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Common Game 2015-01-31 Board 5
West
4
6
AJ643
AKJ1098
North
Q10865
AJ8
5
6543
East
K972
K73
10872
Q7
South
AJ3
Q109542
KQ9
2
D
5
West
North
East
South
P
P
1
2
2
X
3
4
P
P
P

Analysis by Craig Hemphill

It pays to have a full quiver of competitive tools. East's responsive double provides a way for East to suggest values and pattern.

4 would be impregnable but not easy, while 4 is beatable, but not easily. Will North, against 4, lead partner's suit, the A? If so, the contract can no longer be defeated legitimately. West will place the KQ in the South hand for the opening bid, and North has squandered his entry to give South the needed club ruff.

Leading unsupported aces is not often best, or necessary, even in partner's suit, and I am happy to be able to point out another time it is wrong. It takes a black suit lead to defeat the contract.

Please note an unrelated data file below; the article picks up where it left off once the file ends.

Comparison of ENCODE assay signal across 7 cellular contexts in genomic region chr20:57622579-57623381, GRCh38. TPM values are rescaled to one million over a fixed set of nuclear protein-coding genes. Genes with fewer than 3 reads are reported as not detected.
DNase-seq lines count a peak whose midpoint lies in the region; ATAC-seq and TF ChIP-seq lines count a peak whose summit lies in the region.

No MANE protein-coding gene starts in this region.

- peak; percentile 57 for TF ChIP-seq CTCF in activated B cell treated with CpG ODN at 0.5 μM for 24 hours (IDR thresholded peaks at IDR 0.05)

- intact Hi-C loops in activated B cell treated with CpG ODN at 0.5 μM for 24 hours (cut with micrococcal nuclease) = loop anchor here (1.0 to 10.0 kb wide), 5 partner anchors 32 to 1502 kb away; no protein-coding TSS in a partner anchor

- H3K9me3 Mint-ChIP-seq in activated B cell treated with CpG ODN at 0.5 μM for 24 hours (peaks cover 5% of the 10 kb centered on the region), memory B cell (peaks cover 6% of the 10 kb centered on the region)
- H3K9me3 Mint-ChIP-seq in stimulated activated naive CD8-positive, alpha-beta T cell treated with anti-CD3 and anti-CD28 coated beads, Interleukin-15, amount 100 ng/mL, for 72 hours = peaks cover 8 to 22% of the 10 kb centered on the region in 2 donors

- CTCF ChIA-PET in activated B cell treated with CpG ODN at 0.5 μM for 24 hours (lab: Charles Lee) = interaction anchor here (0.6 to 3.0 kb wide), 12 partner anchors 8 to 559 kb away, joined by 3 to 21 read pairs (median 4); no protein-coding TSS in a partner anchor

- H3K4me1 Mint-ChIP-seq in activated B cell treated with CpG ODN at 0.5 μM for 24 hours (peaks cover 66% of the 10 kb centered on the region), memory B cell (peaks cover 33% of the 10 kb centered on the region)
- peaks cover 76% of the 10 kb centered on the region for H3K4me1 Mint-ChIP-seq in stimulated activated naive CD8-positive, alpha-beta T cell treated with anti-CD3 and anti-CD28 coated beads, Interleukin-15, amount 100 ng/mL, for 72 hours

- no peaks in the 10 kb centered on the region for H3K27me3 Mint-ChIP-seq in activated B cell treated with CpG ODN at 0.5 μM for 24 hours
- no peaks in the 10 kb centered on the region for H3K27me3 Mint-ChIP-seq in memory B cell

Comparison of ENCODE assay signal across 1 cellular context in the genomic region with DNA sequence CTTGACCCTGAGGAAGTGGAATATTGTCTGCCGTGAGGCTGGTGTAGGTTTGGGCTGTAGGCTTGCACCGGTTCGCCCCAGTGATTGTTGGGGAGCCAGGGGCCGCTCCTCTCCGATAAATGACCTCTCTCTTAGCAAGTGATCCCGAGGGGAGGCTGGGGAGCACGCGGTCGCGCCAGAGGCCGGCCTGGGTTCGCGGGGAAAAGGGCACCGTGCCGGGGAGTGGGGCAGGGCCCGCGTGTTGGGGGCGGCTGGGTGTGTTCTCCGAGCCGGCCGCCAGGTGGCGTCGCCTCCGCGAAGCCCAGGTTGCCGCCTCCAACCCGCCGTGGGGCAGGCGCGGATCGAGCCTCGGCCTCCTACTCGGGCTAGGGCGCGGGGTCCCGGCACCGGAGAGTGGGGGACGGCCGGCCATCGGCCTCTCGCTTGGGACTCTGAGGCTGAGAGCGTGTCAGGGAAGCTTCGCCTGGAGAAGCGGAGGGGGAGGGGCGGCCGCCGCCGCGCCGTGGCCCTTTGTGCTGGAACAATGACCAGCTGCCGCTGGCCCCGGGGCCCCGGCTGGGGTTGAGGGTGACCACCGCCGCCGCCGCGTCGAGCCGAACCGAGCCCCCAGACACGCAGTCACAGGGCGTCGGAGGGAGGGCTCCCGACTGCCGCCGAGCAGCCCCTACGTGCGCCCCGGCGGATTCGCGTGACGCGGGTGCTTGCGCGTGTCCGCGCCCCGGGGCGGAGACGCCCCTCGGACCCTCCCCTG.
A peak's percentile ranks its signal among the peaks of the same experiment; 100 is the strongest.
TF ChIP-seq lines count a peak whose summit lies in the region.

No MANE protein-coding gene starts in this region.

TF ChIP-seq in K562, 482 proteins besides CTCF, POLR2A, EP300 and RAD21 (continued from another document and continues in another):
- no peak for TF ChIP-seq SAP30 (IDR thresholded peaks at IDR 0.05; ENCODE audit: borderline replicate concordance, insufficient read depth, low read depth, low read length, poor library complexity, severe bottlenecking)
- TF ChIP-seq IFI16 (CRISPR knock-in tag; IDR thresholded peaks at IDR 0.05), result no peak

In a club contract, declarer has entry problems, so must take an early position in diamonds by leading to the Q and playing a SMALL diamond (not the T), intending to play the jack on a small card by South. When South splits, trumps may be drawn and a diamond to the carefully retained T will promote the diamond suit. Had the T been led, there would be no entry back to dummy to lead diamonds again toward the jack, and the contract would be set.

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